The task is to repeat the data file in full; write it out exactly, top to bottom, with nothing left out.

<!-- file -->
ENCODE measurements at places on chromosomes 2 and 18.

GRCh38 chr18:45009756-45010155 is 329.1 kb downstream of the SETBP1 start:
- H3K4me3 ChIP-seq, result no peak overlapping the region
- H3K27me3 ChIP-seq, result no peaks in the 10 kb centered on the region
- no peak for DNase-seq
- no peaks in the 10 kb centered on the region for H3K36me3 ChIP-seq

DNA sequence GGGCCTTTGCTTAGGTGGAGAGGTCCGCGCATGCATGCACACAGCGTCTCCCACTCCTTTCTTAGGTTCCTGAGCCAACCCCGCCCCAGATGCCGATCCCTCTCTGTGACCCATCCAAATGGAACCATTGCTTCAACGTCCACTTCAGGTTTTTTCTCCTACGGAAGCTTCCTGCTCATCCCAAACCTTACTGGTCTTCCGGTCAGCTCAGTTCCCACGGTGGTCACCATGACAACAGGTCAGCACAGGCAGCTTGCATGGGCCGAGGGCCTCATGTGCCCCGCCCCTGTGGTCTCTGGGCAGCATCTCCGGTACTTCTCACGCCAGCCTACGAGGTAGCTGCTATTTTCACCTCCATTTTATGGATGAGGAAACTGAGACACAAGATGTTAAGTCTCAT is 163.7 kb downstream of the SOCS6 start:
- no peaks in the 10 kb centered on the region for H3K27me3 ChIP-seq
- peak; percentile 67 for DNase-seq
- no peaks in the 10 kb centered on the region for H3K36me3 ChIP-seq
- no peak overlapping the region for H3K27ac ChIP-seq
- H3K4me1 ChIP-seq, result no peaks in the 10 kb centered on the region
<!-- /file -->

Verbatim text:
ENCODE measurements at places on chromosomes 2 and 18.

GRCh38 chr18:45009756-45010155 is 329.1 kb downstream of the SETBP1 start:
- H3K4me3 ChIP-seq, result no peak overlapping the region
- H3K27me3 ChIP-seq, result no peaks in the 10 kb centered on the region
- no peak for DNase-seq
- no peaks in the 10 kb centered on the region for H3K36me3 ChIP-seq

DNA sequence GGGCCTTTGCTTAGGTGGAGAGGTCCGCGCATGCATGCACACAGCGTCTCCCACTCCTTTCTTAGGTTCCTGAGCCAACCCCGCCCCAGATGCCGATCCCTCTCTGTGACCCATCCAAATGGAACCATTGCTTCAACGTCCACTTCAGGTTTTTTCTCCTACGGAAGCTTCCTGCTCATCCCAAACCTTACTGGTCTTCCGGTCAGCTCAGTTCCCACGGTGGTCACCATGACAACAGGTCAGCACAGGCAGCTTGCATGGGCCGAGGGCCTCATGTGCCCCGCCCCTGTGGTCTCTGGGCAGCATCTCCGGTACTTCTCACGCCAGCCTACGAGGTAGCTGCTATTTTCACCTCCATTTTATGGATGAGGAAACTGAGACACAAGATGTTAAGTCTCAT is 163.7 kb downstream of the SOCS6 start:
- no peaks in the 10 kb centered on the region for H3K27me3 ChIP-seq
- peak; percentile 67 for DNase-seq
- no peaks in the 10 kb centered on the region for H3K36me3 ChIP-seq
- no peak overlapping the region for H3K27ac ChIP-seq
- H3K4me1 ChIP-seq, result no peaks in the 10 kb centered on the region